Chapter 12. Respiratory Health of People with Profound Intellectual and Multiple Disabilities

  1. Jillian Pawlyn BA (Hons), PGCE, RNLD Specialist Practitioner Lecturer2,3 and
  2. Steven Carnaby BSc. (Hons), MSc., Ph.D., D. Clin. Psy., C. Psychol., ILTM Consultant Lead Clinical Psychologist4
  1. Colin Wallis Consultant Respiratory Paediatrician

Published Online: 17 FEB 2009

DOI: 10.1002/9781444301526.ch12

Profound Intellectual and Multiple Disabilities: Nursing Complex Needs

Profound Intellectual and Multiple Disabilities: Nursing Complex Needs

How to Cite

Wallis, C. (2009) Respiratory Health of People with Profound Intellectual and Multiple Disabilities, in Profound Intellectual and Multiple Disabilities: Nursing Complex Needs (eds J. Pawlyn and S. Carnaby), Wiley-Blackwell, Oxford, UK. doi: 10.1002/9781444301526.ch12

Editor Information

  1. 2

    Community Learning Disabilities Nursing, ENB 978, UK

  2. 3

    Ridgeway Partnership NHS Trust, Slade, House, Horspath Driftway, Headington, Oxford OX3 7JH, UK

  3. 4

    Westminster Learning Disability Partnership, 215 Lisson Grove, London, NW8 8LW, UK

Author Information

  1. Respiratory Unit, Great Ormond Street Hospital for Children NHS Trust, Great Ormond Street, London WC1N 3JH, UK

Publication History

  1. Published Online: 17 FEB 2009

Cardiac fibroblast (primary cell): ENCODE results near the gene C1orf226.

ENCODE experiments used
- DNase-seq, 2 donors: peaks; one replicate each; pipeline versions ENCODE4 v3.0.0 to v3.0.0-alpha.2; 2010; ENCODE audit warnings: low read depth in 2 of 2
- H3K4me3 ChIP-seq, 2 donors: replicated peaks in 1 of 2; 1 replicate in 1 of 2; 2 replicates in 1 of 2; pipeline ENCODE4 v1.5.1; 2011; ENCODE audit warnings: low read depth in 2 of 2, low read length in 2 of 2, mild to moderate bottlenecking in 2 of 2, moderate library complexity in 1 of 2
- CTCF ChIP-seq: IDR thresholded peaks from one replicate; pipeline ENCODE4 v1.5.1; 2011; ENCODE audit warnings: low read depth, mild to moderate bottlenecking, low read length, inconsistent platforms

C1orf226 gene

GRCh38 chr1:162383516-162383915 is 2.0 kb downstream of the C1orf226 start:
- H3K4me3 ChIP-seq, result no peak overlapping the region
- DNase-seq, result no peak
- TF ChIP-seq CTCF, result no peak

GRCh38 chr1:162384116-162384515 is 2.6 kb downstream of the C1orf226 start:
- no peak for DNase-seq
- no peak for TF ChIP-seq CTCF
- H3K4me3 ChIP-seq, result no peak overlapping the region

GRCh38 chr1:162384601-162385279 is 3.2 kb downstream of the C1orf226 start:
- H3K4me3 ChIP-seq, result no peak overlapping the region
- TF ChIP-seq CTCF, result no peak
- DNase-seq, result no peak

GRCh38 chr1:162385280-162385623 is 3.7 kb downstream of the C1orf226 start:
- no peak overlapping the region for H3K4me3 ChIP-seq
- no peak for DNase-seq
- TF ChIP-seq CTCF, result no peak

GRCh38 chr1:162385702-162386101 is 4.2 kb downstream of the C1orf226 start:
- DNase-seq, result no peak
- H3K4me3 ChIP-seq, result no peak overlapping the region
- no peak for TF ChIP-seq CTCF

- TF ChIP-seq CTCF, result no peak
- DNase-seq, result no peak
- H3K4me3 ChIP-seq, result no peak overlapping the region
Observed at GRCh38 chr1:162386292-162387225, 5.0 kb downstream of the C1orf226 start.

2. Published Print: 5 DEC 2008

ISBN Information

Print ISBN: 9781405151702

Online ISBN: 9781444301526

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Keywords:

  • respiratory health of people with profound intellectual and multiple disabilities;
  • predisposition to lung injury in those with profound intellectual disabilities;
  • aspiration into the lungs - aspiration ‘over the top’;
  • child presenting with extreme form of ‘silent’ aspiration;
  • foreign-body aspiration;
  • recurrent chest infections;
  • compliance issues in management of lung disorders;
  • portable continuous positive airway pressure (CPAP) device;
  • invasive (tracheostomy) ventilation;
  • long-term ventilation and improved quality of life

Summary

This chapter contains sections titled:

  • Introduction

  • Learning objectives

  • Aspiration into the lungs: aspiration ‘over the top’

  • Aspiration of oral secretions

  • Gastro-oesophageal reflux

  • Foreign-body aspiration

  • Thoracic cage abnormalities

  • Compliance issues in the management of lung disorders

  • Long-term ventilatory support

  • Chronic changes to lung gas exchange

  • Long-term ventilation

  • Non-invasive (mask) interface

  • Invasive (tracheostomy) ventilation

  • Home ventilation equipment and additional support

  • Conclusion

  • Further reading

  • References